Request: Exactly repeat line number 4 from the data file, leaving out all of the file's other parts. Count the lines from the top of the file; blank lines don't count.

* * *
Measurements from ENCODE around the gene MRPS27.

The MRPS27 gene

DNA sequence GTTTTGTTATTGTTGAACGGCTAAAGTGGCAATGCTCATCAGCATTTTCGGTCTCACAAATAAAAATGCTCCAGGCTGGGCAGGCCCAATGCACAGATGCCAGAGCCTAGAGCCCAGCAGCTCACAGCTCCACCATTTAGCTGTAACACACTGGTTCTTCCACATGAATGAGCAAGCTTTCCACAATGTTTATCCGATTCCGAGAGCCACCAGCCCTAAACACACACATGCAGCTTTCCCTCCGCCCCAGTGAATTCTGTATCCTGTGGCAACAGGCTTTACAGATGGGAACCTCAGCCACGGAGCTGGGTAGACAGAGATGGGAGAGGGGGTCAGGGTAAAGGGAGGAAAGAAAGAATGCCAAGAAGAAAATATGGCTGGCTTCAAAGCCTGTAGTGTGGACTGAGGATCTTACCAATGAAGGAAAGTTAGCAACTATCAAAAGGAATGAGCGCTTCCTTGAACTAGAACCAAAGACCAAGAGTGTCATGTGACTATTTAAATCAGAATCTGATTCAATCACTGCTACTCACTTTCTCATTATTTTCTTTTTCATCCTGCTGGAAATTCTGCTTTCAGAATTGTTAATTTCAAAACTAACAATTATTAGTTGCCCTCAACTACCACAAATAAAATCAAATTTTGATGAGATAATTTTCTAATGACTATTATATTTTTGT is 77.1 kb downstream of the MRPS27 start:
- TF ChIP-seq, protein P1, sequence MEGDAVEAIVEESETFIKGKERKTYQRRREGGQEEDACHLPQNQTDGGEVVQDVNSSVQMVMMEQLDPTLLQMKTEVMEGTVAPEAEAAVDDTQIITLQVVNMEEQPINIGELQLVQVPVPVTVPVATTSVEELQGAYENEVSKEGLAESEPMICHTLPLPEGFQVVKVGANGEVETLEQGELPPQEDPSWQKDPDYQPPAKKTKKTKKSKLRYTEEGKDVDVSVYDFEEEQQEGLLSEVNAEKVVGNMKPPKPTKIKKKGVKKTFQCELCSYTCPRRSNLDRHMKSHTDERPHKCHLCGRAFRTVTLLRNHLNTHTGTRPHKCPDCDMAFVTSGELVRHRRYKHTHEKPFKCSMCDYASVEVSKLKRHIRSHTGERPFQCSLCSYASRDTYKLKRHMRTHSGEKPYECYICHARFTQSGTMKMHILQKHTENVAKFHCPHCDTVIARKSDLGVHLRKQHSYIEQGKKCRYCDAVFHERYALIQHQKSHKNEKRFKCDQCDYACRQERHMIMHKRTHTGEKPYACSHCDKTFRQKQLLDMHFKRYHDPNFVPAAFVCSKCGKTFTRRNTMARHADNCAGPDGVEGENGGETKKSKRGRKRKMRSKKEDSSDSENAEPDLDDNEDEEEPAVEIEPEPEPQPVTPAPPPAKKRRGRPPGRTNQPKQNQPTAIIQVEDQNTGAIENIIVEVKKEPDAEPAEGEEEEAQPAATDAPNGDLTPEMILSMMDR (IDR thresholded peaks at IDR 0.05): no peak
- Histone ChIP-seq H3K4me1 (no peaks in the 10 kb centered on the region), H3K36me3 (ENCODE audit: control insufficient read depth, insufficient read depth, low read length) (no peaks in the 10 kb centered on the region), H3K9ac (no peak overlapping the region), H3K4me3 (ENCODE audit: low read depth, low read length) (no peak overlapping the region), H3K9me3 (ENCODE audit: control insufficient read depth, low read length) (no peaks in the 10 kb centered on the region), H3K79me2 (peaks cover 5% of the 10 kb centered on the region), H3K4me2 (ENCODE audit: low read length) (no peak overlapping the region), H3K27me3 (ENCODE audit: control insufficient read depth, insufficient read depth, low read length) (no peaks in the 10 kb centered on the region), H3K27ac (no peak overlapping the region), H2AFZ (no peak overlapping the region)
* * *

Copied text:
- TF ChIP-seq, protein P1, sequence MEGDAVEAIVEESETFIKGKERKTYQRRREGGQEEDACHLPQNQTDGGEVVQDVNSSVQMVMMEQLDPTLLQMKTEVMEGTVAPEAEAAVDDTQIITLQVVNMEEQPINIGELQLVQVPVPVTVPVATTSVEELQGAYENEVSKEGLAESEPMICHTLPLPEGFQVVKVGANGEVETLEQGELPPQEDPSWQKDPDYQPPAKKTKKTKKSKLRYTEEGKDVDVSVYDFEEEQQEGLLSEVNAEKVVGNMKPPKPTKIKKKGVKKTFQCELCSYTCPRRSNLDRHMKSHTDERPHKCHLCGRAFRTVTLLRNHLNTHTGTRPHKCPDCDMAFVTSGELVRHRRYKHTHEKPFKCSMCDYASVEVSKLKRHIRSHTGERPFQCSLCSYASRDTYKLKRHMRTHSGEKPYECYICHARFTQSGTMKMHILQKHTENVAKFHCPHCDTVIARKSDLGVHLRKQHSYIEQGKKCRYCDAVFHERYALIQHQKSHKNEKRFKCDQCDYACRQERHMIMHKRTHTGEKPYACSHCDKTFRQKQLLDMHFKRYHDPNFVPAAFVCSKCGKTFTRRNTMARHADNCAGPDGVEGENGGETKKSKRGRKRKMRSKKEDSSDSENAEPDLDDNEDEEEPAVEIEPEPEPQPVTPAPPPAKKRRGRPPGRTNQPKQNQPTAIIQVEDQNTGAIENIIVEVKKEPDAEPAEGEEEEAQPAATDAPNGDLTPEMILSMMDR (IDR thresholded peaks at IDR 0.05): no peak